8.Acknowledges President Lagarde’s strong call for ‘full alignment of fiscal and monetary policies’ as well as the commitment ‘to use all the tools that will produce the most effective, efficient, and proportionate outcome’ to support the euro area’s economic recovery; underlines that there are strong complementarities between fiscal and monetary policies; welcomes the ECB’s Pandemic Emergency Purchase Programme to support the economic recovery of the euro area;

Monetary policy

9.Welcomes the quick and substantial ECB monetary policy response to the COVID-19 crisis in a context of emergency; acknowledges the positive impact of this response on the economic situation of the euro area; expects that the ECB will maintain its support as long as it is needed; takes note of the statement of ECB Supervisory Board member Yves Mersch that such flexibility will not be extended to other operations;

10.Stresses that monetary policy alone will not suffice to achieve a sustainable economic recovery; emphasises that reforms that strengthen competitiveness and social cohesion are necessary to restore and enhance economic growth across the Union; believes that the potential of monetary policy alone to facilitate recovery is limited and, while respecting the independence of the ECB, calls on the ECB to study the possibility of using other policy measures that have the potential to stimulate the economy, within the confines of its mandate; stresses the spillover effects of a very accommodative monetary policy, such as the impact on savers or the risk of asset price inflation; warns Member States against taking the low-interest rate environment for granted, as a rise in interest rates could have an adverse impact on the servicing of public debt;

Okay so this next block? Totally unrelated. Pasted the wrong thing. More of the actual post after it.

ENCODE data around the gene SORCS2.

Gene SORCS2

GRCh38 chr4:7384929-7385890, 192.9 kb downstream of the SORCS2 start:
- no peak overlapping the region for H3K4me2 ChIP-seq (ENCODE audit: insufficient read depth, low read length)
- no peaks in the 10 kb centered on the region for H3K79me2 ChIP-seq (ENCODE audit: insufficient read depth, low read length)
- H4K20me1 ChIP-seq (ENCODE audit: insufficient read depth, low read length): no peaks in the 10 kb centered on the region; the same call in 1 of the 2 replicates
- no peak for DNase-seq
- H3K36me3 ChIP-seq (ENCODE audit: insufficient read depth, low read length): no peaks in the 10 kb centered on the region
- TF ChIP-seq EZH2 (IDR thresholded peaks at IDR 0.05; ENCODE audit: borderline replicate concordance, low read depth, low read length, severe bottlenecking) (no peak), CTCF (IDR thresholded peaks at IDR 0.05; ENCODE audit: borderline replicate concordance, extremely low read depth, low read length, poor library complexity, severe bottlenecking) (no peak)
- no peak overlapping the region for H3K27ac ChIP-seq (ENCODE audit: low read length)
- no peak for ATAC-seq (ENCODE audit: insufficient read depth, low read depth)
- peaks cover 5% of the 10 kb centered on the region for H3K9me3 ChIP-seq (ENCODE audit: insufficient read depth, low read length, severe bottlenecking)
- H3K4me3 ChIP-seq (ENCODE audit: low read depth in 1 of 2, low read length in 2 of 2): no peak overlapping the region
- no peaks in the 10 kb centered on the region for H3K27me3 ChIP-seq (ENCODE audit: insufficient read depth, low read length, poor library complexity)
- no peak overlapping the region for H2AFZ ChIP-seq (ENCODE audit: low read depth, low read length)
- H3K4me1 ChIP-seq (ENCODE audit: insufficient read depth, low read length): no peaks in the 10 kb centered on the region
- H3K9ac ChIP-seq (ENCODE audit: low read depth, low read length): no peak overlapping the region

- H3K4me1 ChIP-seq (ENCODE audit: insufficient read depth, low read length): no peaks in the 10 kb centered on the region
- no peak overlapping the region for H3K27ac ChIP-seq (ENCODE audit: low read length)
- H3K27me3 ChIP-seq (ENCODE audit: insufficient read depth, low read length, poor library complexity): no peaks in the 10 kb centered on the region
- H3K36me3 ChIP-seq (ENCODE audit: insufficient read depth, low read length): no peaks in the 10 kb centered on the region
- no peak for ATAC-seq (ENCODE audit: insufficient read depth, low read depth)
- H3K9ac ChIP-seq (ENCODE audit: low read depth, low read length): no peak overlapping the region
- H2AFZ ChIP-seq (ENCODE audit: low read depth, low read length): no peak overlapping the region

11.Warns, however, against the risk of excessive valuations on bond markets, which risk being difficult to handle if interest rates start to rise again, particularly for countries involved in an excessive deficit procedure or those with high levels of debt;

12.Notes the importance of active monetary policy in alleviating the pressure of financial constraints on small and medium-sized enterprises; acknowledges that the percentage of SMEs facing financial constraints decreased from 18% in 2009-12 to 8% in 2016-19; underlines that the COVID-19 crisis is having a strong impact on SMEs; recognises the importance of micro, small and medium-sized enterprises in the EU; points out, in this respect, the need to encourage private and public investments as well as reforms, and calls, therefore, for further efforts to ensure the financing of the real economy;